Every Man and His Dog:

On 5 March a group of Damara arrived at Roger's camp. One claimed to be the Chief of the Hereros who had ceded his position to Samuel Maharero. Rogers entertained the party and gave the man a ration of tobacco for which he was then given written permission by the native to commence with his investigation of the nearby mines.

On 16 March Rogers wrote of the dissatisfaction between the various native groups who all wanted 'a piece of the action'. "The Damaras that arrived here yesterday say, internal dissensions are existing in the country because of our being here. Each chief claims the place and consequently disagrees with his brother chiefs."

On 8 April Rogers reported of further hostility from the natives, "Some Hottentot chiefs with a large following arrived at 7pm and peremptorily ordered me to desist working along the valley and demanded the stones I had brought from the shaft, or they would take them by force. This party have been the most hostile we have as yet seen."

On 16 June Rogers spent the night at Ghaub where he met with a council of natives and wrote: "Very cold night, a piece of ice seen on top of one of our barrels. After breakfast a raad (council) held with the Damaras and Hottentots. They first ask questions. where we come from, etc. They neither acknowledge Samuel or Manasse as bearing any special right over this district: they have their own part where they rule, but Kambazembi was the first to settle here, then the Bushmen and Berg-Damaras, and ultimately the Red-Men or Hottentots. They accuse us at Otavi with not being sufficiently hospitable in giving them food, etc. when they visit us."


On 26 June Johann Kruger arrived with letters from Samuel and Kambazembi that gave permission for Rogers to work the Gross-Otavi Mine, but prohibiting the investigation of any other sites.

On 17 July Rogers received a further letter from Samuel Maharero instructing that work at the Gross-Otavi mine should not stop without the authorization of himself and 'Kamabathenbie'.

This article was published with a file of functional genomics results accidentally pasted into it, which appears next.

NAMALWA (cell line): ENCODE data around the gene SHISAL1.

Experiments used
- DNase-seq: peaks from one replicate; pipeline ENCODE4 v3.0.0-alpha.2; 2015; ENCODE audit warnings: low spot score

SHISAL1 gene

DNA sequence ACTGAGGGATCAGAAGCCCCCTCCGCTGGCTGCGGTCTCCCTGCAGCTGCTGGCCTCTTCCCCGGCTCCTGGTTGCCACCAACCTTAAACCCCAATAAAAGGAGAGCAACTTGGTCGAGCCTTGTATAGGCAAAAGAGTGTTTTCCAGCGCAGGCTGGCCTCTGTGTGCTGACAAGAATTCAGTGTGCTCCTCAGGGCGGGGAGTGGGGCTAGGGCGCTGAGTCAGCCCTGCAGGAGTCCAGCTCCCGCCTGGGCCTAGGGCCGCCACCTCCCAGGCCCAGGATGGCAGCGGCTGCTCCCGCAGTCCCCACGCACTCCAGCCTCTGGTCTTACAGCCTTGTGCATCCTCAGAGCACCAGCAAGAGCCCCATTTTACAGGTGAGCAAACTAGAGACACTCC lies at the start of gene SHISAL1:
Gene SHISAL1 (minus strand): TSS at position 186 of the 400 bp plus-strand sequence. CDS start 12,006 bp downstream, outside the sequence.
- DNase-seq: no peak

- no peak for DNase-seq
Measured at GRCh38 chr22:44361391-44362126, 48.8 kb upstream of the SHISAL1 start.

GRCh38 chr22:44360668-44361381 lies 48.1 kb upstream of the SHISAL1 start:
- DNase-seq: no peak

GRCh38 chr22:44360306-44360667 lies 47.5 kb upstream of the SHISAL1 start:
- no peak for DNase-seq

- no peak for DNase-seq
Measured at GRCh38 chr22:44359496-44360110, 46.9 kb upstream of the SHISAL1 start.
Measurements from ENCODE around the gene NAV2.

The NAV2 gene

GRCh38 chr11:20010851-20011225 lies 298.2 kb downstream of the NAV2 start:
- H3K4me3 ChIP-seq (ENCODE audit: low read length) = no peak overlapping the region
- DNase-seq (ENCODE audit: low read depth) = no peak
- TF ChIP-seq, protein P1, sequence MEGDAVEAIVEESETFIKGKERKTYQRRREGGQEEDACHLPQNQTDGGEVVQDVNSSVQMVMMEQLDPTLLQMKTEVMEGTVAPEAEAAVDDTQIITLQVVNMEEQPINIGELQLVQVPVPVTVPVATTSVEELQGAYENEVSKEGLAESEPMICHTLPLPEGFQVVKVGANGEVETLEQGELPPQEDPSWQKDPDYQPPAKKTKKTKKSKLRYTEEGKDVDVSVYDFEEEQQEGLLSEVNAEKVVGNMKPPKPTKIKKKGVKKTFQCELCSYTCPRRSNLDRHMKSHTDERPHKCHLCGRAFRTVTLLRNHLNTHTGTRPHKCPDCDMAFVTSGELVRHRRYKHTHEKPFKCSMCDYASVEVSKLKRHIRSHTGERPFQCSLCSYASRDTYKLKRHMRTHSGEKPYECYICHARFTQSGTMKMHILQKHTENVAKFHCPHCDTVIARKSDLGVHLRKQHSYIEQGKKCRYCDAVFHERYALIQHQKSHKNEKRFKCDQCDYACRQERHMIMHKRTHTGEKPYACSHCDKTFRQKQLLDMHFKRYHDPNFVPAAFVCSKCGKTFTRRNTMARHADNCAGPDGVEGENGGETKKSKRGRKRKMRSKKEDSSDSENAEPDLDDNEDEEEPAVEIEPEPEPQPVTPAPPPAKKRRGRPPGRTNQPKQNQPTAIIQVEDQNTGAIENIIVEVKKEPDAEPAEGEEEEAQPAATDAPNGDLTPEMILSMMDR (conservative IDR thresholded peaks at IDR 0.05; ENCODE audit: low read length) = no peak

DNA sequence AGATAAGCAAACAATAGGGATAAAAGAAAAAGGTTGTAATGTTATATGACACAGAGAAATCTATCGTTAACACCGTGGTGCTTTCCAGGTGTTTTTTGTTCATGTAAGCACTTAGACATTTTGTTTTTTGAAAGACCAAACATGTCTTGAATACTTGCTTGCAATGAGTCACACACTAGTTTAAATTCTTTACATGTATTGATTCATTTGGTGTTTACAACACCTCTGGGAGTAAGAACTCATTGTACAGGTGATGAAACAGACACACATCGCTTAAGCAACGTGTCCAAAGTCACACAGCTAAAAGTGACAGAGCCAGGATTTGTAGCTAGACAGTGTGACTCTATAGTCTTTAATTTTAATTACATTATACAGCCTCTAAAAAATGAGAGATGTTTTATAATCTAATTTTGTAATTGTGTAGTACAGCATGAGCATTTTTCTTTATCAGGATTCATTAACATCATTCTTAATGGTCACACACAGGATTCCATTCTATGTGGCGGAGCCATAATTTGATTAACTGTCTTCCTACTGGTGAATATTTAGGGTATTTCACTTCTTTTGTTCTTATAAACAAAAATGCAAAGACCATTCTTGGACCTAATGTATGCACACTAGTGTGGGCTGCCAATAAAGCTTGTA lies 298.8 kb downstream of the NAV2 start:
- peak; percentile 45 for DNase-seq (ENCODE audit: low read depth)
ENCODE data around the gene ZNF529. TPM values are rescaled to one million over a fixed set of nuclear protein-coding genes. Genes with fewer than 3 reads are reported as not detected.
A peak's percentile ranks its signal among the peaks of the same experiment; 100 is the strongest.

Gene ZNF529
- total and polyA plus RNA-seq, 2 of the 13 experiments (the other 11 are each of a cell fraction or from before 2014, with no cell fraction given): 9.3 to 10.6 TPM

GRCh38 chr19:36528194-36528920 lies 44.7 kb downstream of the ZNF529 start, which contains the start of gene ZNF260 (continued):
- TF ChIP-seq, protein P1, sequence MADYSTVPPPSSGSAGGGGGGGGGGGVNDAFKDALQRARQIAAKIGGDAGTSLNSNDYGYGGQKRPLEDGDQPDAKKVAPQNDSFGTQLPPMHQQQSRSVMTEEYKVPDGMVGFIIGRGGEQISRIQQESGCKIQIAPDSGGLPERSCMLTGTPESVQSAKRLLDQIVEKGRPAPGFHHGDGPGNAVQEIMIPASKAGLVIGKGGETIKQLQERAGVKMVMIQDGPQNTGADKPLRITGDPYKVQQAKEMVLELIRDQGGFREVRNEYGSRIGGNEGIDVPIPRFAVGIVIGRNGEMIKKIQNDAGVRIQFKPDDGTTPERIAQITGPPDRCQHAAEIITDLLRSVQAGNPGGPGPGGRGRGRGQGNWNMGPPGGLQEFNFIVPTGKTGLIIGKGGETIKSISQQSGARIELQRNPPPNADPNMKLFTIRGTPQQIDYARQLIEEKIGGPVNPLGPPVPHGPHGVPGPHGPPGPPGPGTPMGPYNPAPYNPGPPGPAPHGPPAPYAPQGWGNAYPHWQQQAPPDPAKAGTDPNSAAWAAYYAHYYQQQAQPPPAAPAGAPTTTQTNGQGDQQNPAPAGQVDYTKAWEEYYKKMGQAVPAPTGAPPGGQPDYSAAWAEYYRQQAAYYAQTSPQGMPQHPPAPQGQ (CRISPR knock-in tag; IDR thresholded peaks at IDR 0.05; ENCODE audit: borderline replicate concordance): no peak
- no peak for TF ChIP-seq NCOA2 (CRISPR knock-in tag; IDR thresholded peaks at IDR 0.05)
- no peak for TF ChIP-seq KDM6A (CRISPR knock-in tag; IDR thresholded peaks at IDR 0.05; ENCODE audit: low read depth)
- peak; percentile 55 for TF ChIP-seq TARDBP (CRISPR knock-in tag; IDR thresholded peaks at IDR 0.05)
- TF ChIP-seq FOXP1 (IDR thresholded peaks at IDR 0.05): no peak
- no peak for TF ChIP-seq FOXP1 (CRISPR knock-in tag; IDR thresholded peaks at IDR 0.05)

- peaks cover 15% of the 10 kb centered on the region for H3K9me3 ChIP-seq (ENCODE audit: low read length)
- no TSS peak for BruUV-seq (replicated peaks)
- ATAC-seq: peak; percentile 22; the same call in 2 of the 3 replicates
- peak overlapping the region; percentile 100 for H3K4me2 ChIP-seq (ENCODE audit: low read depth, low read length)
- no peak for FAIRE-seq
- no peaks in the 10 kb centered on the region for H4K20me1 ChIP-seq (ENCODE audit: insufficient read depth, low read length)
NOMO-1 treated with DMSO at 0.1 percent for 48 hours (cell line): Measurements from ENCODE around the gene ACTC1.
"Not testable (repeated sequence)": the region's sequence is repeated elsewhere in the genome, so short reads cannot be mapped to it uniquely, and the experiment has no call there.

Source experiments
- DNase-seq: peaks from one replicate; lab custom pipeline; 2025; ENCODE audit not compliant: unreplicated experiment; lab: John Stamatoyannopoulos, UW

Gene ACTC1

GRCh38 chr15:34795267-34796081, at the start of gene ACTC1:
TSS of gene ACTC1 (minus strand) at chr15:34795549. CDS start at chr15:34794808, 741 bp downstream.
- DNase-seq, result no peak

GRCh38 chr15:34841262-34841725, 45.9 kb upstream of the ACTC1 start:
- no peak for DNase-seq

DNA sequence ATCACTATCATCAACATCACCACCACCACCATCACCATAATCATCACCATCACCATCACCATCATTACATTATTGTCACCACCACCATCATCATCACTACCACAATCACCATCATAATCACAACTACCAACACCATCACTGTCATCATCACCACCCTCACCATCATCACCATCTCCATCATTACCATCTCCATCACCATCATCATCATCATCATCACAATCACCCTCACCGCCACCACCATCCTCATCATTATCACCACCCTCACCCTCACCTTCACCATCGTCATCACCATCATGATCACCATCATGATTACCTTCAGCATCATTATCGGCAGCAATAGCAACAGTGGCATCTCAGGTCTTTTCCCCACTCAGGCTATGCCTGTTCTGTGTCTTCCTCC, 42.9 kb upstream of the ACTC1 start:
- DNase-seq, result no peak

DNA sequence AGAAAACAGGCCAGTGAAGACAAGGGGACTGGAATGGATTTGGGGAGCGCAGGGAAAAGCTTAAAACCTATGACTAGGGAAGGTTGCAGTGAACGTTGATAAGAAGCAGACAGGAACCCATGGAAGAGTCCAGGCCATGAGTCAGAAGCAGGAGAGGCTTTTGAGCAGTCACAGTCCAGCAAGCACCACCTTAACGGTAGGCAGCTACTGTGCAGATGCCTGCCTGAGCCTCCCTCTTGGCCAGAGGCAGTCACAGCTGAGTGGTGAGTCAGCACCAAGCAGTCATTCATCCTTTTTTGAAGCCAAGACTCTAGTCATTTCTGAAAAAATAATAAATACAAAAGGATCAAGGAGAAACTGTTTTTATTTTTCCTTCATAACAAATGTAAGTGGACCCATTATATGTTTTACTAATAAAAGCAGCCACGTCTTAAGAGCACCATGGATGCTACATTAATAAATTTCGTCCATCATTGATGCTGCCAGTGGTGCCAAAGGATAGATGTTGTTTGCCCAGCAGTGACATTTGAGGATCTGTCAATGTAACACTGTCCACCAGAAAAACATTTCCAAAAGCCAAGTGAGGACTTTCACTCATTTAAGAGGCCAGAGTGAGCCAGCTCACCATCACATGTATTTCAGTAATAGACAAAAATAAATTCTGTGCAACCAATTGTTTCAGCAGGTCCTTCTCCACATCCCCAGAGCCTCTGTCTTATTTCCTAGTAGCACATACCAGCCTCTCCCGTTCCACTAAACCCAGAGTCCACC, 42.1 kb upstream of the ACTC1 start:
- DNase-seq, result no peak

On 19 July Chief Kambazembi arrived at Gross-Otavi and ordered Rogers to cease all work, but on his departure recommenced work.

On 25 September Kambazembi again visited Rogers and ordered that all operations cease immediately, and made demands that he should be paid 3 British Pounds per month for his rights. He later apologized for his interference and from then on received the usual gratuities.

On 26 September Rogers obtained permission from Samuel Maharero to move camp from Otavi-fontein to Guchab. By October Rogers decided to suspend work at the Otavi mines, prospect the area around Guchab, and move part of the exploration team to Tsumeb.


Rogers patience and diplomacy were once again put to the test when a series of labour unrest amongst the native workers hampered progress, however, by 1894 two prospecting shafts had been sunk to a depth of 20 metres and several cross cuts had been made into the Tsumeb ore body. It was now established that the ore was exceptionally rich with copper and lead, but whether it was economically viable owing to the distance from the coast was still in question. The problem of establishing as to who held what rights and where still required clarification and settlement by the authority of the day.

Orange Attention  Tsumeb Mine A History part 2


Acknowledgements and further reading: G1, G2, H9, H20, H21, P2,

Tsumeb / Grootfontein Area Attractions

Baobab Tree

Hoba Meteorite

 Lake Otjikoto



Gaub Cave

Khorab Memorial




Of Interest: The indigenous people noted that the scum around the edges of the waterholes at 'Tsumeb' were streaked with bright greens, brown and grey. These were chemical deposits that had leeched out from the copper and lead ore.

The Otjihereros called the place 'Otjimuse' meaning, 'the place of frogs'.